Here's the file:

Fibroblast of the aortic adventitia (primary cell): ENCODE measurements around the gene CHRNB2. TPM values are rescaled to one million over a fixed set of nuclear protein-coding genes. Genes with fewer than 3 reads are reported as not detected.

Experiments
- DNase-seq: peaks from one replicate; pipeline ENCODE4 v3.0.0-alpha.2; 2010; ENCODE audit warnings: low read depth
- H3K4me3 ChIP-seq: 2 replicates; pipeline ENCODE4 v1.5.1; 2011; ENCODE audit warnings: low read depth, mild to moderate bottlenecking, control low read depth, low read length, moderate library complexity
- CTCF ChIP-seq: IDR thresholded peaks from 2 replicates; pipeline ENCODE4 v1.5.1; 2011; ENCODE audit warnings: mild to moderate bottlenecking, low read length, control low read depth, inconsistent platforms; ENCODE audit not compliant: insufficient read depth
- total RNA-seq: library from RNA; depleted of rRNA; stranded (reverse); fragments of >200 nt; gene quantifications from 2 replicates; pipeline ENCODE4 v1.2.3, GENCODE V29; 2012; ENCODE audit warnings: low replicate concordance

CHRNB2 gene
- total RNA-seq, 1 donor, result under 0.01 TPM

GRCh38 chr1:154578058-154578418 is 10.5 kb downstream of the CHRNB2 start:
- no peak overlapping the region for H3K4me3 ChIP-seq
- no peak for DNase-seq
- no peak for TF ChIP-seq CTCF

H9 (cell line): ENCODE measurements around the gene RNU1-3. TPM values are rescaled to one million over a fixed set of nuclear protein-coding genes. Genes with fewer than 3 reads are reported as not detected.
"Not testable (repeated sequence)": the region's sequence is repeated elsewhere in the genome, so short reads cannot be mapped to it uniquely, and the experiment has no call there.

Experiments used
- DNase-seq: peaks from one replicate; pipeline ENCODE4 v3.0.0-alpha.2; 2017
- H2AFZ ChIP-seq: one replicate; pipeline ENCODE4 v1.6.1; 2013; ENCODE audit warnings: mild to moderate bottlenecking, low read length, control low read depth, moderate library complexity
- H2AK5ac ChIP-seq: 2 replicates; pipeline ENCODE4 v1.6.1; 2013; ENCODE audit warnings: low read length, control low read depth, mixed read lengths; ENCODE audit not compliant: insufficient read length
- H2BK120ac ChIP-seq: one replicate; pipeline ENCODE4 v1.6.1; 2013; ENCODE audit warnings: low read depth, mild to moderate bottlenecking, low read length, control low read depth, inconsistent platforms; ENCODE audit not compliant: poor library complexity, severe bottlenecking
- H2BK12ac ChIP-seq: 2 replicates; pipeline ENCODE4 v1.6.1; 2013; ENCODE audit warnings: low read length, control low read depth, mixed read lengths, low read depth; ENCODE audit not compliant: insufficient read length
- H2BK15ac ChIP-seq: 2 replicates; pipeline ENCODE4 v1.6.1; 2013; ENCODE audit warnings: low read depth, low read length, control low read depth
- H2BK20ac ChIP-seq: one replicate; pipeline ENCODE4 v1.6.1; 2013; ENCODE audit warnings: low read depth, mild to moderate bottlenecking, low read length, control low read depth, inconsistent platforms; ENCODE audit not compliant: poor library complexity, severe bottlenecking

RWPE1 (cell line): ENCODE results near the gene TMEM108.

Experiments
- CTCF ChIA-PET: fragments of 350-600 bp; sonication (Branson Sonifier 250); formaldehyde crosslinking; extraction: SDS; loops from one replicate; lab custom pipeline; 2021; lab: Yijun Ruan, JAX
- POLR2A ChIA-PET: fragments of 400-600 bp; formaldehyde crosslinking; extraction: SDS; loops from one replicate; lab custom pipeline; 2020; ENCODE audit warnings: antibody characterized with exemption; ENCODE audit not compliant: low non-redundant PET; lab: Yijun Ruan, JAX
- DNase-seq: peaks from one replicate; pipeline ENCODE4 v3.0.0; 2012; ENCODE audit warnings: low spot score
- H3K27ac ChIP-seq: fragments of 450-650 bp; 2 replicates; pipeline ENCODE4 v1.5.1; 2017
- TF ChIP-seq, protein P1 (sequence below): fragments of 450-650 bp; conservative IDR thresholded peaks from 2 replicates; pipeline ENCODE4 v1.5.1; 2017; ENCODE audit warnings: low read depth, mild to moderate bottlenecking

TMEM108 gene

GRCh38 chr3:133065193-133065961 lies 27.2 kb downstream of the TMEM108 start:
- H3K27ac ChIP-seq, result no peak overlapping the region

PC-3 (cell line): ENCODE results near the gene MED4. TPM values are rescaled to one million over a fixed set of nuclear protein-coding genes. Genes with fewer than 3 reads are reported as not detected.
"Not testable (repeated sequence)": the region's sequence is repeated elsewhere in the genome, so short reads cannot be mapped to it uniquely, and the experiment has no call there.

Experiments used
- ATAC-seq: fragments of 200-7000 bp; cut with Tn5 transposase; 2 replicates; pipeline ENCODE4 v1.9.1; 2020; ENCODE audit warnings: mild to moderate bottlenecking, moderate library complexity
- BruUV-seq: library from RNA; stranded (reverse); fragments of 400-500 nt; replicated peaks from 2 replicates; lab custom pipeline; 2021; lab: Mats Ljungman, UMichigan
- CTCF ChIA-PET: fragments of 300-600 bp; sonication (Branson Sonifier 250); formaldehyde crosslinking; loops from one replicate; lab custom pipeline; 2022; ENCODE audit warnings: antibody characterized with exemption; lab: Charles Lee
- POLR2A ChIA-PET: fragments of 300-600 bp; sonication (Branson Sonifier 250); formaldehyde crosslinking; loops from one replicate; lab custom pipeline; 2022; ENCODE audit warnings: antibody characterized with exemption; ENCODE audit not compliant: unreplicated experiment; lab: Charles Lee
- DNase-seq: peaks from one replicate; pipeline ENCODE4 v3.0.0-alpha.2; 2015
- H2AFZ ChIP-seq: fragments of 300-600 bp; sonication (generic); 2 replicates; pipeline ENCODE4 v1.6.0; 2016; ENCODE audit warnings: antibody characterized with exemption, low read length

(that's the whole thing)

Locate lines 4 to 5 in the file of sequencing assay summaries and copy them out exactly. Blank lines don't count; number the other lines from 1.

- H3K4me3 ChIP-seq: 2 replicates; pipeline ENCODE4 v1.5.1; 2011; ENCODE audit warnings: low read depth, mild to moderate bottlenecking, control low read depth, low read length, moderate library complexity
- CTCF ChIP-seq: IDR thresholded peaks from 2 replicates; pipeline ENCODE4 v1.5.1; 2011; ENCODE audit warnings: mild to moderate bottlenecking, low read length, control low read depth, inconsistent platforms; ENCODE audit not compliant: insufficient read depth